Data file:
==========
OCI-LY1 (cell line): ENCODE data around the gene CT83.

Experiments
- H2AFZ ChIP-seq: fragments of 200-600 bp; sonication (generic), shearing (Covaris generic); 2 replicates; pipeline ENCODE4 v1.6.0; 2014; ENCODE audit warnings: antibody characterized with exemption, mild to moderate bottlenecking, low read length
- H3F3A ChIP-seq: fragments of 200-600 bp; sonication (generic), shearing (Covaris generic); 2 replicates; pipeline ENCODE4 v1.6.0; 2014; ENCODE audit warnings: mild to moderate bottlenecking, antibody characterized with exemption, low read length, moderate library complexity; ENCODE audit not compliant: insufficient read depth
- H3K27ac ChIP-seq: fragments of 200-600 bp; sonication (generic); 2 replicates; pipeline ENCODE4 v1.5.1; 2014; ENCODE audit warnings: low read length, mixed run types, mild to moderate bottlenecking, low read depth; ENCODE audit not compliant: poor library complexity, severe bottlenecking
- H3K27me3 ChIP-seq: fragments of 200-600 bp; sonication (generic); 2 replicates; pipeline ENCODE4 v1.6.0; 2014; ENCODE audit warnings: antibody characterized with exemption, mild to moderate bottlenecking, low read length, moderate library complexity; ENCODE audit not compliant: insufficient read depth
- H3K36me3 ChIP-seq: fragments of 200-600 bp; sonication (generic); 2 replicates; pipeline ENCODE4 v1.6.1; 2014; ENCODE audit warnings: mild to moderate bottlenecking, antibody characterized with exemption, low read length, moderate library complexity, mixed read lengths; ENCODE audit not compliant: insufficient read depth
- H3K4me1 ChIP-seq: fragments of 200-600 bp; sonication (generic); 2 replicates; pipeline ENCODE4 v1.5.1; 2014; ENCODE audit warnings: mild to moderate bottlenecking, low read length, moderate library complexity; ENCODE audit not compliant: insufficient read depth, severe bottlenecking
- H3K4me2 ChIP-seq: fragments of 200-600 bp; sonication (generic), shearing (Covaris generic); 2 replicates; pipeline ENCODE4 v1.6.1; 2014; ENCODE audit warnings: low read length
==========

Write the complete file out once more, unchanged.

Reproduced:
OCI-LY1 (cell line): ENCODE data around the gene CT83.

Experiments
- H2AFZ ChIP-seq: fragments of 200-600 bp; sonication (generic), shearing (Covaris generic); 2 replicates; pipeline ENCODE4 v1.6.0; 2014; ENCODE audit warnings: antibody characterized with exemption, mild to moderate bottlenecking, low read length
- H3F3A ChIP-seq: fragments of 200-600 bp; sonication (generic), shearing (Covaris generic); 2 replicates; pipeline ENCODE4 v1.6.0; 2014; ENCODE audit warnings: mild to moderate bottlenecking, antibody characterized with exemption, low read length, moderate library complexity; ENCODE audit not compliant: insufficient read depth
- H3K27ac ChIP-seq: fragments of 200-600 bp; sonication (generic); 2 replicates; pipeline ENCODE4 v1.5.1; 2014; ENCODE audit warnings: low read length, mixed run types, mild to moderate bottlenecking, low read depth; ENCODE audit not compliant: poor library complexity, severe bottlenecking
- H3K27me3 ChIP-seq: fragments of 200-600 bp; sonication (generic); 2 replicates; pipeline ENCODE4 v1.6.0; 2014; ENCODE audit warnings: antibody characterized with exemption, mild to moderate bottlenecking, low read length, moderate library complexity; ENCODE audit not compliant: insufficient read depth
- H3K36me3 ChIP-seq: fragments of 200-600 bp; sonication (generic); 2 replicates; pipeline ENCODE4 v1.6.1; 2014; ENCODE audit warnings: mild to moderate bottlenecking, antibody characterized with exemption, low read length, moderate library complexity, mixed read lengths; ENCODE audit not compliant: insufficient read depth
- H3K4me1 ChIP-seq: fragments of 200-600 bp; sonication (generic); 2 replicates; pipeline ENCODE4 v1.5.1; 2014; ENCODE audit warnings: mild to moderate bottlenecking, low read length, moderate library complexity; ENCODE audit not compliant: insufficient read depth, severe bottlenecking
- H3K4me2 ChIP-seq: fragments of 200-600 bp; sonication (generic), shearing (Covaris generic); 2 replicates; pipeline ENCODE4 v1.6.1; 2014; ENCODE audit warnings: low read length